# Batch generation of straight line questions with images and answers saved to disc

I'm looking for a Mathematica solution to generate (a lot of) student questions for interpretation of a straight line graph, i.e. an image of a straight line where the student should find the expression y=kx+m given the image.

Is it possible to have Mathematica to loop over say n=100 iterations and for each cycle:

1. Generate two random numbers, k and m, (let's make it integer on [-10,10] for simplicity)
2. Define a function y=kx+m
3. Plot y (with fixed, uniform, dimensions so all graphs have the same 'look')
4. Save image to disk
5. Append the answer (y=kx+m, e.g. 'y=-3x+5') to a list

and at the end save the 'answer list' to disc?

TIA

Follow up (#2). After some testing

Clear[y, x, k, l]
For[
i = 1, i < 3, i++,
k = RandomInteger[{-5, 5}];
l = RandomInteger[{-5, 5}];
y[x_] := k x + l;
Print [y[x]];
H = Plot[y[x], {x, -3, 3}];
ImageFileName =
Export[ImageFileName, H, "PDF"];
]


Is the syntax good?

• Thanks, I tried to start easy and I do get y(x) printed on screen but the Plot function does not seem to display. (I would like to add my code there, but I don't know how to. Found out how to add code to original post, sorry.)
– mf67
Jul 26, 2018 at 10:15
• Take a look at Table and Map instead of trying a For loop. Table will return a list of results that you can save into a variable for later export, printing etc. Jul 26, 2018 at 13:02

This should give you a fairly good template:

Define a function that takes an ID and returns a suitably randomized graph of a line that includes some clearly labelled points.

lineProblemGeneratorPointsGiven[problemIDNum_] := Block[
{m, k, visibleDomain, shownXVals, shownPoints},
m = RandomChoice[Join[Range[-5, -1], Range[1, 5]]];
k = RandomInteger[{-5, 5}];
lineEq[x_] := m x + k;
visibleDomain = Clip[Sort[{(-20 - k)/m, (20 - k)/m}], {-20, 20}];
shownXVals = RandomSample[Range @@ IntegerPart[visibleDomain], 2];
shownPoints = ({#, lineEq[#]} & /@ shownXVals);
graphicForStudent = Plot[
lineEq[x],
{x, -20, 20},
PlotRange -> {{-20, 20}, {-20, 20}},
Frame -> True,
FrameStyle -> Bold,
GridLines -> Transpose[shownPoints],
Epilog -> {
PointSize[0.015], Red, Point[shownPoints],
Black, Text[Style[ToString[problemIDNum], 30], {-19.5, 17}, {-1, 0}]
},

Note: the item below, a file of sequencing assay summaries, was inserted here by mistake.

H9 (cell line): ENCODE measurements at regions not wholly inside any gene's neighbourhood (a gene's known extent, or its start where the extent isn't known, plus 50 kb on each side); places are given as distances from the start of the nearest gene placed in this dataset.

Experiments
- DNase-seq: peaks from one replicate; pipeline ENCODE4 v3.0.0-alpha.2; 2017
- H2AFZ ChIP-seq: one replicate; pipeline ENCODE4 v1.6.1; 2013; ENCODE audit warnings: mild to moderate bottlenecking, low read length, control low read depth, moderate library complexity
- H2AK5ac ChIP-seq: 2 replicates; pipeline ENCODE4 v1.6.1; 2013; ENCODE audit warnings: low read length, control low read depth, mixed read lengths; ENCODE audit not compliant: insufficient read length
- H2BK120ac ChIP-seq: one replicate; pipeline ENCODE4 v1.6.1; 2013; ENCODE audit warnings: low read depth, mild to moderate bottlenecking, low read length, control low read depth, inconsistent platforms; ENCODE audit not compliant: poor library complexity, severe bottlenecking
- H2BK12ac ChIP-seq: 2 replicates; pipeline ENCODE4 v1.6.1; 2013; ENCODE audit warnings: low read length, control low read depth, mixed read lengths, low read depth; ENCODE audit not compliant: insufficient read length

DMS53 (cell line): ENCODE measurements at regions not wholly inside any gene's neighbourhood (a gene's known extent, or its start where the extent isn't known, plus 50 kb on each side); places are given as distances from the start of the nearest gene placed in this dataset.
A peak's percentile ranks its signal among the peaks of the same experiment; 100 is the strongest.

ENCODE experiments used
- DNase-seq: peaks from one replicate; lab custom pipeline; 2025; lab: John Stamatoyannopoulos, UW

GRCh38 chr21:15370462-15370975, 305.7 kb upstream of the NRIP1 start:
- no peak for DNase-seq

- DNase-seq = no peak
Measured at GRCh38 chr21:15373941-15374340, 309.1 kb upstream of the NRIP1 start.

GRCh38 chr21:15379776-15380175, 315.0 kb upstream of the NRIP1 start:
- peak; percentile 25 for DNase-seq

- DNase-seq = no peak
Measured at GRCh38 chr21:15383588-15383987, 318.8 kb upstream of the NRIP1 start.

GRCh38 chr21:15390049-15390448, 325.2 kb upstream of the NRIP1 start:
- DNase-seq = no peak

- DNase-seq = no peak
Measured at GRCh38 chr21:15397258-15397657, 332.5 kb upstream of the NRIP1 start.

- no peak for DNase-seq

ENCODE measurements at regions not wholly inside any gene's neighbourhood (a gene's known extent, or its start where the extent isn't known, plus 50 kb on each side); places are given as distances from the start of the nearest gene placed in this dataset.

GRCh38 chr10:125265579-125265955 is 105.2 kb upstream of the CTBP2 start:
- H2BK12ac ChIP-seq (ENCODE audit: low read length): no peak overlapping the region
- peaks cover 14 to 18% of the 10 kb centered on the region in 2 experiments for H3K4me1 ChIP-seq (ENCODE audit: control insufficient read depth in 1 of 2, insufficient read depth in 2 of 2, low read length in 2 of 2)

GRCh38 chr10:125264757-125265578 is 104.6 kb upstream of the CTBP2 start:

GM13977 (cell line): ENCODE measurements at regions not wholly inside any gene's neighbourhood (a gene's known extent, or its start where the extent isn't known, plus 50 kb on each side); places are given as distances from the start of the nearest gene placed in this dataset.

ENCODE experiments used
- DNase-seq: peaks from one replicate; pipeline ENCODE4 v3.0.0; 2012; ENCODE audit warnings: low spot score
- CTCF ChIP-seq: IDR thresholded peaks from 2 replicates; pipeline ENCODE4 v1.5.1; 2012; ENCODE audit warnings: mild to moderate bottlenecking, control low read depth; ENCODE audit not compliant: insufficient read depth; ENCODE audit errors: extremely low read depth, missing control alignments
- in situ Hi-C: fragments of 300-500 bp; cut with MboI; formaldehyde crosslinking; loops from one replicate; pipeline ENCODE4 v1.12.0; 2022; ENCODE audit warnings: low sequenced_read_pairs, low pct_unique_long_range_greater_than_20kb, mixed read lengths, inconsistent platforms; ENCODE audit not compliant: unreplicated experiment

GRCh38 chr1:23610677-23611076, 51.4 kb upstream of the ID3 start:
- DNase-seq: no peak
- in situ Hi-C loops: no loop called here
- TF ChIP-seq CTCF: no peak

FrameTicks -> {{Transpose[shownPoints][], None}, {Transpose[shownPoints][], None}}
];
{Rasterize[graphicForStudent, RasterSize -> 500], problemIDNum, m, k}
]


Now use it to generate a batch of problems:

my5Problems = lineProblemGeneratorPointsGiven /@ Range;


Now you want to export this so you have a folder of images and a spreadsheet of answers, so go ahead and make some directory lineProblemStorage. Include inside that one some directory imageStorage.

 linePicsWithID = #[[1 ;; 2]] & /@ my5Problems;
Export[FileNameJoin[{lineProblemStorage, imageStorage, ToString[#[]] <> ".jpg"}], #[]] & /@ linePicsWithID


Now imageStorage contains the images to be given to the students. You need your answer sheet, though.

myAnswers = Join[{{"ID", "m", "k"}}, #[[2 ;; 4]] & /@ my5Problems];


I seem to remember tests being averse to giving students labelled points when reading from graphs in order to prepare them for the real world where graphs are only used to communicate numerical minutiae of the function in question rather than to eyeball a solution for sanity or present themes and trends./s

If you want to be cruel and have your students strain their eyes and second guess themselves finding points that fall on the grid, you can use this generating function instead:

lineProblemGeneratorGridLines[problemIDNum_] := Block[
{m, k, visibleDomain, shownXVals, shownPoints},
m = RandomChoice[Join[Range[-5, -1], Range[1, 5]]];
k = RandomInteger[{-5, 5}];
lineEq[x_] := m x + k;
graphicForStudent = Plot[
lineEq[x],
{x, -20, 20},
PlotRange -> {{-20, 20}, {-20, 20}},
Frame -> True,
FrameStyle -> Bold,
GridLines -> {Range[-19, 19], Range[-19, 19]} ,
Epilog -> {Black, Text[Style[ToString[problemIDNum], 30], {-19.5, 17}, {-1, 0}]}
];
{Rasterize[graphicForStudent, RasterSize -> 500], problemIDNum, m, k}
]